There are two ways to get a satin (matte) finish—that is, a finish with less shine and reflection than gloss: rub the finish with abrasives or use a finish that contains flatting agents. There are pros and cons to each.
The easier of the two, by far, is to use a finish that contains flatting agents, usually labeled satin, matte, flat or semi-gloss. The terms are vague approximations of sheen (amount of shine or gloss) you will get. Some manufacturers selling into the professional trade use a numbering system to indicate sheen, with 90 being gloss and 10 being very flat.
Rubbing with abrasives is much more time consuming because you have to sand and abrade through a number of grits. Usually, you begin with fine-grit sandpaper, then advance through several abrasive powders, such as pumice and rottenstone, or rubbing compounds.
So rubbing can produce a much more perfect finish than using a finish containing flatting agents, but rubbing also creates a fragile finish. To reduce the likelihood of scratches showing, apply a paste wax or a furniture polish that contains silicone to the surface. Most aerosol furniture polishes, with the exception of Endust, contain silicone. They are very effective at reducing scratching and they usually make the wood and finish look deeper and richer.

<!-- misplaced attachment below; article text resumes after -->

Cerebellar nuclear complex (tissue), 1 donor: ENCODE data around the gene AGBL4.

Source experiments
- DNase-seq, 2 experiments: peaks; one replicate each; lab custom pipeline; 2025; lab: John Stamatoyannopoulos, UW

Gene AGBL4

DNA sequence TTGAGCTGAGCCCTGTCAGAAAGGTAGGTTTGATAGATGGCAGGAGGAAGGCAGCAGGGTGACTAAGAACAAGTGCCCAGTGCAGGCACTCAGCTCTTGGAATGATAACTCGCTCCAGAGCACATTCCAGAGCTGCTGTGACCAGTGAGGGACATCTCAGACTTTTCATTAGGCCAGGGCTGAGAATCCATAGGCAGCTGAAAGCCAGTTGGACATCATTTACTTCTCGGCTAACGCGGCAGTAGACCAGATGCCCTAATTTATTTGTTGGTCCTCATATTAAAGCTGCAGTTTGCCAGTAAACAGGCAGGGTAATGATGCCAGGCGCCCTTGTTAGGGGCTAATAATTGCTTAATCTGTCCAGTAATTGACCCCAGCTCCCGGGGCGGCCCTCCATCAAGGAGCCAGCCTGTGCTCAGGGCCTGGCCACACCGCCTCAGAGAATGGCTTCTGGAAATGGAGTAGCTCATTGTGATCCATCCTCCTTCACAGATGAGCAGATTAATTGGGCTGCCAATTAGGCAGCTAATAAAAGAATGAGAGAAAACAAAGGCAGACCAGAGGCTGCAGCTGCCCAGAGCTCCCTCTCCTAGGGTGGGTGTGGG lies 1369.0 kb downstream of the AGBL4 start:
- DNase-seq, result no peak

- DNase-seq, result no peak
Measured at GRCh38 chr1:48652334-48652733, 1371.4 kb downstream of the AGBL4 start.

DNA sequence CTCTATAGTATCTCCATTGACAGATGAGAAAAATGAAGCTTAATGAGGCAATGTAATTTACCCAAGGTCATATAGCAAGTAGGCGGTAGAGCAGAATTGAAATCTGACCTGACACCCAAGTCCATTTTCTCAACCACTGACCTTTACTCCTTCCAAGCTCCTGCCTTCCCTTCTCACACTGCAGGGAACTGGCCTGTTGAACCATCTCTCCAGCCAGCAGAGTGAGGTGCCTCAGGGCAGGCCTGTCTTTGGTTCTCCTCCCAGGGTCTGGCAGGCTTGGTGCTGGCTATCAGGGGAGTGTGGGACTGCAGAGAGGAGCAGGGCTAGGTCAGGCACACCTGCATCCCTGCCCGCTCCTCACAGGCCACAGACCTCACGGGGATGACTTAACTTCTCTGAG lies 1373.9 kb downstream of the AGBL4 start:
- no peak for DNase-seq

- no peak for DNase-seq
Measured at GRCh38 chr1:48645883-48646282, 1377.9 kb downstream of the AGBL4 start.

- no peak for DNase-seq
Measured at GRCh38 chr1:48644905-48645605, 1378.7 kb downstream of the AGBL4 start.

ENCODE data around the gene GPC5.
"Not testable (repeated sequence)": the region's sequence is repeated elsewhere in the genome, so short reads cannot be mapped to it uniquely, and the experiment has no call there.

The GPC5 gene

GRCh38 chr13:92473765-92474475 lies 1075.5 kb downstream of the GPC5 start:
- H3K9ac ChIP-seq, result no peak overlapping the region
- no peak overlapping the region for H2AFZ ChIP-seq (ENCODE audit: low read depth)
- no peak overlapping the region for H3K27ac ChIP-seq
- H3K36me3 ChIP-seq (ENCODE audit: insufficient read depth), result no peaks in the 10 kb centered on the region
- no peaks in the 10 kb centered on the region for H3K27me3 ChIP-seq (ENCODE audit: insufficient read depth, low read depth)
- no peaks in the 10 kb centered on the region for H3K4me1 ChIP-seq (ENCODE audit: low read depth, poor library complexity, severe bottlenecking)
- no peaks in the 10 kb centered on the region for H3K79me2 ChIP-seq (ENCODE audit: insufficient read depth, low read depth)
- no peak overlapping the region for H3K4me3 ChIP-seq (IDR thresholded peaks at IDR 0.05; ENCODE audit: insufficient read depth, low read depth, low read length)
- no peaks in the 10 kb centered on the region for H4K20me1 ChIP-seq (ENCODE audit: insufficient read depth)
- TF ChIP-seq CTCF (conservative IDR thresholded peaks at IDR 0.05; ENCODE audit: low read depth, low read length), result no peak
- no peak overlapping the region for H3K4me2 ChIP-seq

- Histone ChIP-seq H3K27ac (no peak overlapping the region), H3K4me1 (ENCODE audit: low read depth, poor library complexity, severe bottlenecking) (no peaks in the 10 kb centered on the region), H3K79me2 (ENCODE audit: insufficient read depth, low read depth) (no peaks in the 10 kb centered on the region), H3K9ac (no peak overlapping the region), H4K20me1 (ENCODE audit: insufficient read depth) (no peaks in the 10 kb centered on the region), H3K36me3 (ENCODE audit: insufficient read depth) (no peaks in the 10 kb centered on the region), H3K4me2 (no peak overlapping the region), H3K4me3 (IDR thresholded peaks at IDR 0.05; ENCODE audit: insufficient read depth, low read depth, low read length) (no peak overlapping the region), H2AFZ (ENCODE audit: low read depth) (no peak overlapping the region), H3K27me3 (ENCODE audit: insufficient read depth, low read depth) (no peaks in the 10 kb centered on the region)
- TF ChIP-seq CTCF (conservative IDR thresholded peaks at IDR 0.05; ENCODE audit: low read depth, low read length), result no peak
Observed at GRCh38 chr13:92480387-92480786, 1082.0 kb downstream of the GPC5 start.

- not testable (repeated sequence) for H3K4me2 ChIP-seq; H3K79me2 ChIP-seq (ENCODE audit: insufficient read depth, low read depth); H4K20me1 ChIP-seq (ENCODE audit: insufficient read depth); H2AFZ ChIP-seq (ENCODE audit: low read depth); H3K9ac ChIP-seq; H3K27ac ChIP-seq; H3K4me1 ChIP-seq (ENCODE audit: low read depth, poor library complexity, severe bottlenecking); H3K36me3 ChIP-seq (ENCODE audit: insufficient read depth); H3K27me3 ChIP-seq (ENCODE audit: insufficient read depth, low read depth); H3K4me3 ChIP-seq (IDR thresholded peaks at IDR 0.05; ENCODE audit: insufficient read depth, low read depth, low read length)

Rubbing produces a much more perfect finish, with no flaws if you do it well, and with a much more pleasing soft, silky feel. This is good, and the extra work is often worth it for tabletops. But rubbing, by definition, leaves fine scratches in the finish. (It’s the scratches that create the lower sheen by reflecting light randomly.) And the scratches show marks easily when objects are moved on the surface. Even lightly dragging the back of your fingernail perpendicular to the polishing scratches will leave a mark.